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Climate change: Africa must prepare for the drought caused by El Nino

28.10.2019
Article from AFRIC Editorial
Among some of the impending disasters leaving African leaders scratching their heads is the stunning reality of climate change and its spill over effects. The continent has been facing frequent droughts, devastating floods, cyclones, and record breaking heatwaves among other debilitating weather patterns which the poor continent is unprepared for. What makes the situation dire is the fact that all this is happening to a continent that already has other marauding big elephants in the room. Among them a poor financial base, political maladministration, a dwindling resource base against an exponentially increasing population, high unemployment rate, primitive farming methods that cannot sustain the high demand for food to name just a few.

Africa has been regarded as the bread basket of the world as it is naturally favoured with vast fertile arable land, conducive temperatures and proper rainfall patterns that support farming. However, there has been drastic changes against the known status quo. The past twenty years have seen an increase in cases of severe drought below normal rainfall. Countries like Zimbabwe that usually receive rainfall that is normal to above normal have not been spared. The el-nino induced drought is a serious threat to farming which is Africa’s major source of food. The effects of drought do not only affect food production but the whole agrarian economy which contributes a greater proportion of the continents GDP. A lot of other rural families depend upon farming not only for food but as their major source of income. Thus, the recurrent pattern of droughts is a big blow to them. The flourishing of Africa’s fauna and flora is largely dependent upon receiving optimum rainfall. The el-nino induced drought threatens many other parts of the food chain. In the month of October, Zimbabwe Parks and Wildlife reported that 55 elephants died due to lack of water! Imagine such stunning statistics which also threaten tourism, one of Zimbabwe’s major foreign currency earners!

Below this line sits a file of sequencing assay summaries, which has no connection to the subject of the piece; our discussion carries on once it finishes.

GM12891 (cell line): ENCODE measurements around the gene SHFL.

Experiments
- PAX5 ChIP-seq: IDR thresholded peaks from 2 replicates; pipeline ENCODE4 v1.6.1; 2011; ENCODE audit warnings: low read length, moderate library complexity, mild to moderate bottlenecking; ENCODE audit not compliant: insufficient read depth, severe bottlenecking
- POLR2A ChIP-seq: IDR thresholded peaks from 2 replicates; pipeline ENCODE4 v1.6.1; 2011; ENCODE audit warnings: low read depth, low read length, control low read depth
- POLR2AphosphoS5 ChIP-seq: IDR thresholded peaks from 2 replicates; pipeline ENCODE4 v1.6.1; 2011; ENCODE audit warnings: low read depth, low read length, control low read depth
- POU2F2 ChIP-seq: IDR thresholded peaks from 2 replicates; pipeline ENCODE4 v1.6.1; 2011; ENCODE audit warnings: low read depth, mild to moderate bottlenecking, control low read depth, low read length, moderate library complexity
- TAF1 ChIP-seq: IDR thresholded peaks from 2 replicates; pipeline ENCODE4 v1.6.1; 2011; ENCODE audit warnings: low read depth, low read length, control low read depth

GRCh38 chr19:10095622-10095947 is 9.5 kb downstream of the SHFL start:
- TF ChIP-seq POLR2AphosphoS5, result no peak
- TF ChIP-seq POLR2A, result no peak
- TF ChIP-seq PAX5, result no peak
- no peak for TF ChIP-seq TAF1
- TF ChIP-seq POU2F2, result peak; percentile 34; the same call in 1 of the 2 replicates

Africa is increasingly becoming prone to flooding. Areas that have not been associated with floods are becoming victims to this dreadful natural disaster. Floods damage crops, wildlife and many other strategic infrastructures that requires millions of US dollars to set up. Central and Sub-Saharan Africa is constantly being bombarded by this natural disaster. Besides floods, another more catastrophic evil making inroads to Africa are cyclones. The SADC countries of Mozambique, Malawi and Zimbabwe were hit by Cyclone Idai whose terrible effects they are yet to recover. The cyclone left a trail of destruction with some whole villages being completely swept away leaving no survivors. More than 1000 lives were lost in the process. The towns of Lilongwe, Beira, Chipinge and Chimanimani were the worst affected. Millions if not billions of United States dollars will be required to replace the damaged infrastructure. With such natural disasters being frequent visitors to a continent already rocked by a plethora of several man-made challenges, one can only shed tires over the beloved continent. Some call it Africa, to them it’s just a continent that forms part of the earth but to Africans it is home and when home is on fire truly it evokes their grief and sympathy.